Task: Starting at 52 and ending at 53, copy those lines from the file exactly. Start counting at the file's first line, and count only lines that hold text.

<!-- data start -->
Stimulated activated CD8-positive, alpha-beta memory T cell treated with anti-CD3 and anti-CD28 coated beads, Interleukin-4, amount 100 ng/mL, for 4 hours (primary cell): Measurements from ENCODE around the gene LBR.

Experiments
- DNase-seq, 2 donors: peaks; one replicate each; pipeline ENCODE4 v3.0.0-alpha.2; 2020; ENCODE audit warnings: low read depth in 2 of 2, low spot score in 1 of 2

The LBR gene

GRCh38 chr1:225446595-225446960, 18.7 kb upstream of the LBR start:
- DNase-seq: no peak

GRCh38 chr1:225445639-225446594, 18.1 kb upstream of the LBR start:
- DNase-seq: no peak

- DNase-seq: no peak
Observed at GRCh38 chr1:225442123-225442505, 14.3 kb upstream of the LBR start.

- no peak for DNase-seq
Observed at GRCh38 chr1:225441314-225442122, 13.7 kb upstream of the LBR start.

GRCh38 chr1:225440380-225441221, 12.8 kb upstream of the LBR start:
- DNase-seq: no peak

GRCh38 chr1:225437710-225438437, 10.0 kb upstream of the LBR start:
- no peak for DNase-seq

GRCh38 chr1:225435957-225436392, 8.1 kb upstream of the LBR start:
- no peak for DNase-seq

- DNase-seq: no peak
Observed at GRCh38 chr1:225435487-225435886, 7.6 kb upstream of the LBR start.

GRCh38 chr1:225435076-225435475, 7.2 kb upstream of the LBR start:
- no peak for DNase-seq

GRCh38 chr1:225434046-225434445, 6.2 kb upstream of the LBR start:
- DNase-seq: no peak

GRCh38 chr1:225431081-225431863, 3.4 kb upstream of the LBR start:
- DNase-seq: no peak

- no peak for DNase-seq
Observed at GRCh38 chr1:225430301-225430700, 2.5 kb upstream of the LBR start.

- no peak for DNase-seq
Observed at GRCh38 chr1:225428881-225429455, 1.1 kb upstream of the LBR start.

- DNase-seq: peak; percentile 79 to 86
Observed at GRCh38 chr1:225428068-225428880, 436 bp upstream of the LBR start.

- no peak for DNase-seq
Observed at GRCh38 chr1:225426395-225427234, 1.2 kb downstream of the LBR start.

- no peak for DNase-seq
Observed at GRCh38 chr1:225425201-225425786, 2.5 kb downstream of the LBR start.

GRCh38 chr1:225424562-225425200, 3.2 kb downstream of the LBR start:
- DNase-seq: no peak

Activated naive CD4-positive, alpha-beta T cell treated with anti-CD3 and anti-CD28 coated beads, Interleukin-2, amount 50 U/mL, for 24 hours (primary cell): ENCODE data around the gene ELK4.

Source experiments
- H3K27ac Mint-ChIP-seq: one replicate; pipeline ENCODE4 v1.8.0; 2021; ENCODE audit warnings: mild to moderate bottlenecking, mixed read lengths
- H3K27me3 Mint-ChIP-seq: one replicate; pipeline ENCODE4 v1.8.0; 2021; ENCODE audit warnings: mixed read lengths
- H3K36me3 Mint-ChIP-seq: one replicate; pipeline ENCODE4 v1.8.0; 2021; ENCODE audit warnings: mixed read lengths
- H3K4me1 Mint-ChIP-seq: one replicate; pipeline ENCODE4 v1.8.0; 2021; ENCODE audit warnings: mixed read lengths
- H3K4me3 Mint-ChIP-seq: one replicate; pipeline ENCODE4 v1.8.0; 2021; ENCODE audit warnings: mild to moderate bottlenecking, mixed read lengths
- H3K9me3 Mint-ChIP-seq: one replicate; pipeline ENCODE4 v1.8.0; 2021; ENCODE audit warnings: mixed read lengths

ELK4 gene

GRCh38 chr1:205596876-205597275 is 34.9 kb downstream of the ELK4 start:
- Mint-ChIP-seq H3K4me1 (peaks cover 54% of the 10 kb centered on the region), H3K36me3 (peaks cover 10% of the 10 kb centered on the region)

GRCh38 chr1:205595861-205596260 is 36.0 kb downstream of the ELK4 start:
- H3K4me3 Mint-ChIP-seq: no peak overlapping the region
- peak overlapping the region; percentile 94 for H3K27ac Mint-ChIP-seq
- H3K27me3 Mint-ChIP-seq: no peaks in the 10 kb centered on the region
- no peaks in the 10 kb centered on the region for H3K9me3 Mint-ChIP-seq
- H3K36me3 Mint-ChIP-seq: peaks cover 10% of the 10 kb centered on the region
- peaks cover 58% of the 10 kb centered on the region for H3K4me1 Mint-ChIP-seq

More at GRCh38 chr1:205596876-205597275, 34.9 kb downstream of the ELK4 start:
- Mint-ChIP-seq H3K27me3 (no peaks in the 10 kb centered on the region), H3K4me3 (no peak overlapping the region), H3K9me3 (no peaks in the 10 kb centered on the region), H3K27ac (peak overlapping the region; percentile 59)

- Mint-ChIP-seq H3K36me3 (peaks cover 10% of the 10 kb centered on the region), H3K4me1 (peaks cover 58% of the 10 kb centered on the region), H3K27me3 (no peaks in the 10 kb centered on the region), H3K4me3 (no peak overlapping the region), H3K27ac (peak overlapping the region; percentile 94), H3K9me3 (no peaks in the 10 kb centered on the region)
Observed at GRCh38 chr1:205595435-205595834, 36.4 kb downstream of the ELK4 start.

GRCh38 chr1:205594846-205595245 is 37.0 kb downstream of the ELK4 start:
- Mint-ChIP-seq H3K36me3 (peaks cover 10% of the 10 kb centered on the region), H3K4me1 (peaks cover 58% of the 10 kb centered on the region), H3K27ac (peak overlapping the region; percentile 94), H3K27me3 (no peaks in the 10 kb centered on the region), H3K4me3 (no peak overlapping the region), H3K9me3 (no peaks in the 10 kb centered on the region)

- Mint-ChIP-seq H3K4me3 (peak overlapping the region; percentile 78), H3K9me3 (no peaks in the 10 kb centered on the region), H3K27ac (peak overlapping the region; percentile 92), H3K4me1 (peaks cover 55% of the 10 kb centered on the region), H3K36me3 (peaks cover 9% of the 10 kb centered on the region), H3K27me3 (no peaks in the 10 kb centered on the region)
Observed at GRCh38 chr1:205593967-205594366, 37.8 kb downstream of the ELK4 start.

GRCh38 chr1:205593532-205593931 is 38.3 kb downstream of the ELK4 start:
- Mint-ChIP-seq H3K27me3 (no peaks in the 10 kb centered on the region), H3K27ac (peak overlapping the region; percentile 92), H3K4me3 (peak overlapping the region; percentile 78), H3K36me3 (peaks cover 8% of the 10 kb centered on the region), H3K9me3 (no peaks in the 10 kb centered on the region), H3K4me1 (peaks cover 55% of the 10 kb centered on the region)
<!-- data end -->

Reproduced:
- peak overlapping the region; percentile 94 for H3K27ac Mint-ChIP-seq
- H3K27me3 Mint-ChIP-seq: no peaks in the 10 kb centered on the region